Then there are Poland, Serbia — who lost to Australia the last time they qualified in 2010 — and Switzerland.

Mexico has made the round of 16 at every World Cup since 1994, and Costa Rica, otherwise known as Los Ticos, has now qualified for a fifth time.

Saudi Arabia and Iran — who are both well known to Australian football fans — made it out of Asian qualification.

From Africa, traditionally strong nations like Nigeria, Morocco and Senegal — whose World Cup highlight was beating defending champions France on the way to the quarter-finals in 2002 — will be lining up in Russia.

Tunisia had not made it since 1998, but they are back for a fifth finals, while Egypt, who became the first African nation to play in the finals back in 1934, scored an injury-time winner against Congo to make it for the first time since 1990.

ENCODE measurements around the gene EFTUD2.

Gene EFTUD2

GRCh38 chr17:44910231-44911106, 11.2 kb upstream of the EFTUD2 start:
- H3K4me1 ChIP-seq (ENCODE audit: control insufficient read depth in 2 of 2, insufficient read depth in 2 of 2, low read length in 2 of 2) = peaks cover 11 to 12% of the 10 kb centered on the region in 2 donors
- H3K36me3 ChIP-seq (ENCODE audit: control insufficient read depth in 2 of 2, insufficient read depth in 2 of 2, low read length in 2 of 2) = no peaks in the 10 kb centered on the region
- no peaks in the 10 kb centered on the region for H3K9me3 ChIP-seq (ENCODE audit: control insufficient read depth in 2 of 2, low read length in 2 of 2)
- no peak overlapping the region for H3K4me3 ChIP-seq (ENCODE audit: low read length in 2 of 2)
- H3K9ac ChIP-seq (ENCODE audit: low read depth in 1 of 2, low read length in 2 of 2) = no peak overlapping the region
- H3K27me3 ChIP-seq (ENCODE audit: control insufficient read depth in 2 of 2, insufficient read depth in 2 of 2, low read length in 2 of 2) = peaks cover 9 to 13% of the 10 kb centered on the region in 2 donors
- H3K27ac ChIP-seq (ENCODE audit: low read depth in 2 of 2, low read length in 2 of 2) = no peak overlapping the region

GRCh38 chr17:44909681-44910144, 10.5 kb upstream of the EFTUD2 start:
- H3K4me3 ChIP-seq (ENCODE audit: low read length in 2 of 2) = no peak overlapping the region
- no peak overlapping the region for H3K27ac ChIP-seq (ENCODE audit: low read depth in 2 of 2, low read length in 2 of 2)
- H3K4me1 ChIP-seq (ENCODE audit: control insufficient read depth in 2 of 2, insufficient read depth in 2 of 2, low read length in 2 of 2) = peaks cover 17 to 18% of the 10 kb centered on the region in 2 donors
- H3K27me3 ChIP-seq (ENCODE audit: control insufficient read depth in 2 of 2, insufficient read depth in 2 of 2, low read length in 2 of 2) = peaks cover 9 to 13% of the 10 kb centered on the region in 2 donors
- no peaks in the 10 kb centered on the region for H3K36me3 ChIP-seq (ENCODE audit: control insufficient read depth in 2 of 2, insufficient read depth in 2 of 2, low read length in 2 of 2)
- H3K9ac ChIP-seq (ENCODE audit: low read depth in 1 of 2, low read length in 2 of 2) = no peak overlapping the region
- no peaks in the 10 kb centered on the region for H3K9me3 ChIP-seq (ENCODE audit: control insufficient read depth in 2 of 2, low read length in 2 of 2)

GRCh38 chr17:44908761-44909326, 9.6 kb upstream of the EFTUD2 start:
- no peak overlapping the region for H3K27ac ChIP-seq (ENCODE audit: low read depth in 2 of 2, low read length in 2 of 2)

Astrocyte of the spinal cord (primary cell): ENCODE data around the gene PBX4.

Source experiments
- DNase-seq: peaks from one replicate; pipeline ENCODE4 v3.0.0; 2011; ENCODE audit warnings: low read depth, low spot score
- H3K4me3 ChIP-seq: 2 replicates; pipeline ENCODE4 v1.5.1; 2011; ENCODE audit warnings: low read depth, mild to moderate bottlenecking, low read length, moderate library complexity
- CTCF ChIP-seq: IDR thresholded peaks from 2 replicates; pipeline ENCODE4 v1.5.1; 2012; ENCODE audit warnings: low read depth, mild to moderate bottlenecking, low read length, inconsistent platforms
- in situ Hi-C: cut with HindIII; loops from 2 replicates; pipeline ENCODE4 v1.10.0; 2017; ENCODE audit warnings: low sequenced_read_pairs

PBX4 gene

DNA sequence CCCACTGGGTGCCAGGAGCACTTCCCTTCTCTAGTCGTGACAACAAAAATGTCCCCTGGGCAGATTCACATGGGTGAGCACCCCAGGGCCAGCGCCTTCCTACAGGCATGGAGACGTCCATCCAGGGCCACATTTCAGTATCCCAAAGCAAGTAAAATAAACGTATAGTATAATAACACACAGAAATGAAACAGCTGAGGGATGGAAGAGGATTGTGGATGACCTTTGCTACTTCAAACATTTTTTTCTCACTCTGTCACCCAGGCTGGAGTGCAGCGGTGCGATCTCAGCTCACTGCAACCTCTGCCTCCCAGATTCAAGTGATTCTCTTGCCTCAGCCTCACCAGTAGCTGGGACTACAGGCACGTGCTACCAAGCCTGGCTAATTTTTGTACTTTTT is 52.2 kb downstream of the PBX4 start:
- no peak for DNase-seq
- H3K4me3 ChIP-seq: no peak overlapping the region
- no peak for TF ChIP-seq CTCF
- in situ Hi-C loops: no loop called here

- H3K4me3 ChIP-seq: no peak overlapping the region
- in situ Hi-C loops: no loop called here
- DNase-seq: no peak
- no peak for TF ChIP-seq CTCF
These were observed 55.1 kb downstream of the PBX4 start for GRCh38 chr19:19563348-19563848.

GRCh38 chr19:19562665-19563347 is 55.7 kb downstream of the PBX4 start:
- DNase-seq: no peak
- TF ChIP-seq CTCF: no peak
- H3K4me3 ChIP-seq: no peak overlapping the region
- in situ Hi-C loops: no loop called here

Who's out:

United States' Matt Besler squats on the pitch after losing 2-1 against Trinidad and Tobago. Photo: The United States were knocked out of World Cup qualification with a stunning 2-1 loss away to Trinidad and Tobago. (AP: Rebecca Blackwell)

The United States have been a part of the furniture at World Cup finals since 1990. But an embarrassing loss to Trinidad and Tobago means the US will be left watching on TV next year.

Also out are Chile, who made the finals in 1998, 2010 and 2014 — meaning Arsenal star Alexis Sanchez will have some downtime after the Premier League season ends.